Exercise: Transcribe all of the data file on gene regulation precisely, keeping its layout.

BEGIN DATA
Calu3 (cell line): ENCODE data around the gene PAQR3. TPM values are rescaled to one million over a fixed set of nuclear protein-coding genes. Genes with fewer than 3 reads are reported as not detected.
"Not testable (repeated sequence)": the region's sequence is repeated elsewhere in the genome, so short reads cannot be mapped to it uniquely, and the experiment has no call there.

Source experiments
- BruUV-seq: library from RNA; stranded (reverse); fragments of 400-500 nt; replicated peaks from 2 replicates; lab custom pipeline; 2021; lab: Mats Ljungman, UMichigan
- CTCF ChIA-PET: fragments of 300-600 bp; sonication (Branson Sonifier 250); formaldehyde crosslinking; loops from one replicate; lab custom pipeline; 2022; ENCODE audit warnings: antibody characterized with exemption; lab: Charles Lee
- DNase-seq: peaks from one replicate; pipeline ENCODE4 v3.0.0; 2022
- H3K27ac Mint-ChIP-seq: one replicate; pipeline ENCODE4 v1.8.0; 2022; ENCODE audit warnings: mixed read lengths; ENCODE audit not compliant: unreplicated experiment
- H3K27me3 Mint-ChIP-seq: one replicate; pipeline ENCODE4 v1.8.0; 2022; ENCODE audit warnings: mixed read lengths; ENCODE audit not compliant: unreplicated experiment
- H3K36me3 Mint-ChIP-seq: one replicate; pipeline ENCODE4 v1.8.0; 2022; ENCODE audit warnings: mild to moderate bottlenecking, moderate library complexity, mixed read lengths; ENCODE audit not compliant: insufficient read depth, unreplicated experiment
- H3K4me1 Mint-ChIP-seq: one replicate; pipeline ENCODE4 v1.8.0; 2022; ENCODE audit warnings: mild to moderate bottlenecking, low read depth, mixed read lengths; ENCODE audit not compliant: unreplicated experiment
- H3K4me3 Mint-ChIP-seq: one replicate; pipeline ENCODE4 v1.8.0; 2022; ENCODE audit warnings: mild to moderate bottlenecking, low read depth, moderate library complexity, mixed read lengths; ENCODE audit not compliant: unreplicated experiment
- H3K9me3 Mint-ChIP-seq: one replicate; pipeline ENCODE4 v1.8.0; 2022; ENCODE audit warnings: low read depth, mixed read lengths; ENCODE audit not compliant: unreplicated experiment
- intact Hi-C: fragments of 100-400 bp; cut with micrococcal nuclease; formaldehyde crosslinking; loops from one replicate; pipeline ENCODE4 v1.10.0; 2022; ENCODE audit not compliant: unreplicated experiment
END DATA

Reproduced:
Calu3 (cell line): ENCODE data around the gene PAQR3. TPM values are rescaled to one million over a fixed set of nuclear protein-coding genes. Genes with fewer than 3 reads are reported as not detected.
"Not testable (repeated sequence)": the region's sequence is repeated elsewhere in the genome, so short reads cannot be mapped to it uniquely, and the experiment has no call there.

Source experiments
- BruUV-seq: library from RNA; stranded (reverse); fragments of 400-500 nt; replicated peaks from 2 replicates; lab custom pipeline; 2021; lab: Mats Ljungman, UMichigan
- CTCF ChIA-PET: fragments of 300-600 bp; sonication (Branson Sonifier 250); formaldehyde crosslinking; loops from one replicate; lab custom pipeline; 2022; ENCODE audit warnings: antibody characterized with exemption; lab: Charles Lee
- DNase-seq: peaks from one replicate; pipeline ENCODE4 v3.0.0; 2022
- H3K27ac Mint-ChIP-seq: one replicate; pipeline ENCODE4 v1.8.0; 2022; ENCODE audit warnings: mixed read lengths; ENCODE audit not compliant: unreplicated experiment
- H3K27me3 Mint-ChIP-seq: one replicate; pipeline ENCODE4 v1.8.0; 2022; ENCODE audit warnings: mixed read lengths; ENCODE audit not compliant: unreplicated experiment
- H3K36me3 Mint-ChIP-seq: one replicate; pipeline ENCODE4 v1.8.0; 2022; ENCODE audit warnings: mild to moderate bottlenecking, moderate library complexity, mixed read lengths; ENCODE audit not compliant: insufficient read depth, unreplicated experiment
- H3K4me1 Mint-ChIP-seq: one replicate; pipeline ENCODE4 v1.8.0; 2022; ENCODE audit warnings: mild to moderate bottlenecking, low read depth, mixed read lengths; ENCODE audit not compliant: unreplicated experiment
- H3K4me3 Mint-ChIP-seq: one replicate; pipeline ENCODE4 v1.8.0; 2022; ENCODE audit warnings: mild to moderate bottlenecking, low read depth, moderate library complexity, mixed read lengths; ENCODE audit not compliant: unreplicated experiment
- H3K9me3 Mint-ChIP-seq: one replicate; pipeline ENCODE4 v1.8.0; 2022; ENCODE audit warnings: low read depth, mixed read lengths; ENCODE audit not compliant: unreplicated experiment
- intact Hi-C: fragments of 100-400 bp; cut with micrococcal nuclease; formaldehyde crosslinking; loops from one replicate; pipeline ENCODE4 v1.10.0; 2022; ENCODE audit not compliant: unreplicated experiment